At Foreign Schools in the Gulf, a More Local Push

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DUBAI -- Leaving the desert behind, a driver to Education City in Doha, the Qatari capital, has the impression of entering another world. It still has the look of the modern Gulf: Huge, shiny buildings sit side by side, and Range Rovers and Audis fill student parking lots. Inside, however, the common areas and cafes look like they could be on any U.S. campus.

Young men and women cluster to talk over a presentation in one corner, while techies crowd around a computer in another.

The difference is that many of the students are Qataris, with women wearing traditional black abayas and men in white kandouras. The Gulf dialect echoes in the corridors. Qatari students, the majority of whom are attending a mixed-gender school environment for the first time, make up about a third of the student body.

The complex, which houses the local campuses of eight Western universities, is spread over 14 square kilometers, or 5.4 square miles. Founded in 2001 by a government rich with oil and natural gas money, it was meant to bring big-name Western education to the Gulf.

But some analysts say the universities, locally financed but serving student bodies that are still dominated by foreigners, seem like bubbles cut off from Gulf culture and society.

"I'm so happy to see huge investments in education in this way, but these universities are not organically linked to the cultural or social themes of their immediate environments, and have a responsibility to do so," said Khaled Fahmy, a professor and chair of the history department at the American University of Cairo, which is not related to Education City.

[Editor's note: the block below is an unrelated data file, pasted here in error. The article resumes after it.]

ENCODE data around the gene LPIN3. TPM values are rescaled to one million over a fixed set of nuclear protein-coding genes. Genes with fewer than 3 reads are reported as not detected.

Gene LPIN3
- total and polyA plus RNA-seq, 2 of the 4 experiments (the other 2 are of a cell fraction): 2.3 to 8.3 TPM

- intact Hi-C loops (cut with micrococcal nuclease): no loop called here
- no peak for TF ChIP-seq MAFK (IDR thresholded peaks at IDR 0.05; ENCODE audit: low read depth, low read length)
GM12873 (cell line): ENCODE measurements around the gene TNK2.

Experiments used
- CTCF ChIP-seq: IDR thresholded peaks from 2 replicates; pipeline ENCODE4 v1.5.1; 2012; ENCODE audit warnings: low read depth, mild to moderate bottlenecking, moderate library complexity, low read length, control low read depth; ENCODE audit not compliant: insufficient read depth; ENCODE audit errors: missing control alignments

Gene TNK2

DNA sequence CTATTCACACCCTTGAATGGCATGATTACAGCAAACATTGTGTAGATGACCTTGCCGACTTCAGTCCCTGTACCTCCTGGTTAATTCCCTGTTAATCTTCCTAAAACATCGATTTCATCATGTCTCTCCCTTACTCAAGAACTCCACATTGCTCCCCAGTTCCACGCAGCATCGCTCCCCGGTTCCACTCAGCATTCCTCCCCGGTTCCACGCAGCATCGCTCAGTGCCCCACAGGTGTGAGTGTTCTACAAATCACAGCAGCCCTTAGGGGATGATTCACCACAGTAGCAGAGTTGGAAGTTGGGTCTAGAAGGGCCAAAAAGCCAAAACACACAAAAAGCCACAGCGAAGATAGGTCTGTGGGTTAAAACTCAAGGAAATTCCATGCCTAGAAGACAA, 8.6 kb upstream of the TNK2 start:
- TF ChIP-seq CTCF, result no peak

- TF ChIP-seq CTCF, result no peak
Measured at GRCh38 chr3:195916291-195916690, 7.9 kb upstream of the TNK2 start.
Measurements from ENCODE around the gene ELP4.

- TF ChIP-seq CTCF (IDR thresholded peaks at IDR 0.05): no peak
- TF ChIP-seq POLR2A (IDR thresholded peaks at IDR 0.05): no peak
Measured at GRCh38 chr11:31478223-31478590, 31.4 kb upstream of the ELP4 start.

"The idea of being cosmopolitan is romanticized, and if not enough attention is given to incorporating local context in an embedded, serious way rather than as an afterthought, the repercussions will be serious," he said. "It will create generations of Emiratis or Qataris who are very well educated but are disconnected from their country's history, culture and language."

The lineup of partner U.S. schools with Qatari branches or campuses is impressive: Georgetown, Northwestern, Virginia Commonwealth University, the Weill Cornell Medical College, Texas A&M and Carnegie Mellon.

University College London welcomed its first cohort in Qatar last September, as did the École des Hautes Études Commerciales de Paris, or HEC.

Abu Dhabi, in the neighboring United Arab Emirates, has also attracted some of the world's top schools, including the Sorbonne in Paris, the Wharton School of the University of Pennsylvania and Insead, a business school based in France.

But these institutions realize that simply importing a Western education system is not enough: They have to ensure that Qatari and Emirati students fit in culturally and academically.